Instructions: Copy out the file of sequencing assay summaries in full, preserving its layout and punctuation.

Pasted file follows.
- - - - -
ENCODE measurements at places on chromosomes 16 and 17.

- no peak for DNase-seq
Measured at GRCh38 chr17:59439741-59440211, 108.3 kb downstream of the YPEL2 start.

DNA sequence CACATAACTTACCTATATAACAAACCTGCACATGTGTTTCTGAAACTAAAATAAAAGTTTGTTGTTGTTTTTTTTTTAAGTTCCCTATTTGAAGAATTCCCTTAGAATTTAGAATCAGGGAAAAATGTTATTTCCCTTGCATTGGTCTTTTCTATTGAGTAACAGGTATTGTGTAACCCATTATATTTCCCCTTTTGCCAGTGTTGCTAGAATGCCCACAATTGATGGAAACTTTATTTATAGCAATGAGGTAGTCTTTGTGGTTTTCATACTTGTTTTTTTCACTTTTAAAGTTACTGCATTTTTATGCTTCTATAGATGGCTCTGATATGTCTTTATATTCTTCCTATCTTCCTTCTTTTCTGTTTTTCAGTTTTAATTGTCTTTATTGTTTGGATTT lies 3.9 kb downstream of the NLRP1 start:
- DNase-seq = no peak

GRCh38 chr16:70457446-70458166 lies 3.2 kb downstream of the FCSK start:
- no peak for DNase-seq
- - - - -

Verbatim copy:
ENCODE measurements at places on chromosomes 16 and 17.

- no peak for DNase-seq
Measured at GRCh38 chr17:59439741-59440211, 108.3 kb downstream of the YPEL2 start.

DNA sequence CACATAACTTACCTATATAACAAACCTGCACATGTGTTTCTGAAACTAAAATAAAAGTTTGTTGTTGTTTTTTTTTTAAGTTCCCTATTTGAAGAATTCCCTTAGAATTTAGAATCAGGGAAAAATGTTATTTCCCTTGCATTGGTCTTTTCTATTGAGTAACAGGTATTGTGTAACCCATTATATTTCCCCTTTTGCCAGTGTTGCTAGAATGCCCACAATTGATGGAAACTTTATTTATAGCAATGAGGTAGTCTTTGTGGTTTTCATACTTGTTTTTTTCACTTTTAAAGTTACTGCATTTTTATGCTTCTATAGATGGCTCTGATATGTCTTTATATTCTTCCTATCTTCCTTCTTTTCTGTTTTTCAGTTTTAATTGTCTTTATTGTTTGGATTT lies 3.9 kb downstream of the NLRP1 start:
- DNase-seq = no peak

GRCh38 chr16:70457446-70458166 lies 3.2 kb downstream of the FCSK start:
- no peak for DNase-seq